The King’s Speech: A Review
The King’s Speech – Dir: Tom Hooper; *ing: Colin Firth, Geoffrey Rush, Helena Bonham Carter, Guy Pearce, Michael Gambon
It’s rare that the feel-good movie of the year is based on a true story; it’s even rarer that said movie is a cracking good watch despite being as predictable as chicken soup. Predictable not only because of its well-documented historical subject matter, but also because of the triumphal outcome indicated in the title itself. And yet, The King’s Speech manages to be marvelously entertaining and tremendously moving at the same time, with the denouement proving a whopper of a nail-biter, inspite (or, perhaps, because) of being visible a mile from the finish line.
It is 1925, and at the Commonwealth Exhibition in London, spectators wait to hear the closing address from young Prince Albert (Firth). What they hear instead is a series of deafening silences punctuated by what sounds like the intonations of a hiccoughing seal. Bertie, as is he known to loved ones, suffers from crippling shyness manifested most obviously and, for a royal, most disastrously, in a frightful stammer, an annoyance that plagues him even in ordinary, everyday conversations, but which becomes an insurmountable affliction when faced with large crowds and, seemingly his greatest nemesis, a microphone. Adored by his sympathetic wife Elizabeth (a superb, plummy Bonham Carter) but chided by his blowhard father George V (Gambon), Bertie does not possess the kind of charisma that automatically inspires the confidence and love of the people, unlike his elder brother, flamboyant heir to the throne, Prince Edward (Pearce). However big or small an inconvenience, Bertie’s problem with public speaking might have remained just that – an inconvenience – were it not for the fact that Edward’s dalliance with American divorcee Wallis Simpson makes it increasingly probable that, after their father’s death, the older son would abdicate in favour of the very averse and mortified younger one for whom the notion of such public a life is a frightening one. But, as history witnessed, abdicate Edward did, to be with the woman he loved, and Bertie was in fact the man who would be King, however unwillingly. And if uneasy lies the head that wears a crown, here it’s the tongue that is even uneasier. Enter Lionel Logue (Rush) an Australian speech therapist whose methods and means are unconventional, and whose manner is irreverent and, initially, abominable, to the royal. When Logue insists on the two addressing each other by their first names, Bertie is incensed, and resistant. “Do you know any jokes?”, asks Logue; “T-timing isn’t my strong suit,” replies the reluctant monarch bitterly. But when he finds that the unusual treatment is actually helping, he starts to open up to its possibilities. “Do you know the ‘f’ word?”, Logue enquires gingerly. “Ffff – fornication?” ventures Bertie before launching into a stammer-free aria of swear words – cussing has never sounded this regal or musical in a movie. The stakes get higher when the unavoidable war with Germany looms large in 1939. The King is duty-bound to address the nation and this is where the set-up to the climax comes into play: though his patient’s stammer is much improved, can Logue equip him with sufficient confidence and tricks of the trade to deliver what will possibly be the most important speech of the King’s life?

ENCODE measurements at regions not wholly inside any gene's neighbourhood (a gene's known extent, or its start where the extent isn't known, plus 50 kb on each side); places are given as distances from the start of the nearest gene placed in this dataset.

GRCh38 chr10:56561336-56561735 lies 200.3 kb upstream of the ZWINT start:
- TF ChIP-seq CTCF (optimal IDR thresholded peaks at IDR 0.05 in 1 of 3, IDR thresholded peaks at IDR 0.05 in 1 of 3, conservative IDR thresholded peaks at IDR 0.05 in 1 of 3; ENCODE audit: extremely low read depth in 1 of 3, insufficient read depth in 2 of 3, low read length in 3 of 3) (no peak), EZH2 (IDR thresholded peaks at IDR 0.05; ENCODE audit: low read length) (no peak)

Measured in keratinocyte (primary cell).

You already know the answer to that, but that doesn’t prevent the climax of the film from being one of the best, most exciting of the year, or any year. Of course that wouldn’t be the case if what had preceded it had been no good. But it is, it is so, so good. In many ways, The King’s Speech is an old-fashioned film, with director Hooper letting the tale unfold in an unhurried, almost matter-of-fact way; the only flourishes are in Rush’s gleefully colourful performance. But the film belongs to – and you knew this as well – Colin Firth; his masterful turn as the conflicted, put-upon but still proud prince-turned-king is a wonder to behold, at once subtle and dazzling. And together, the two men create an emotional epic – a bromance for the ages.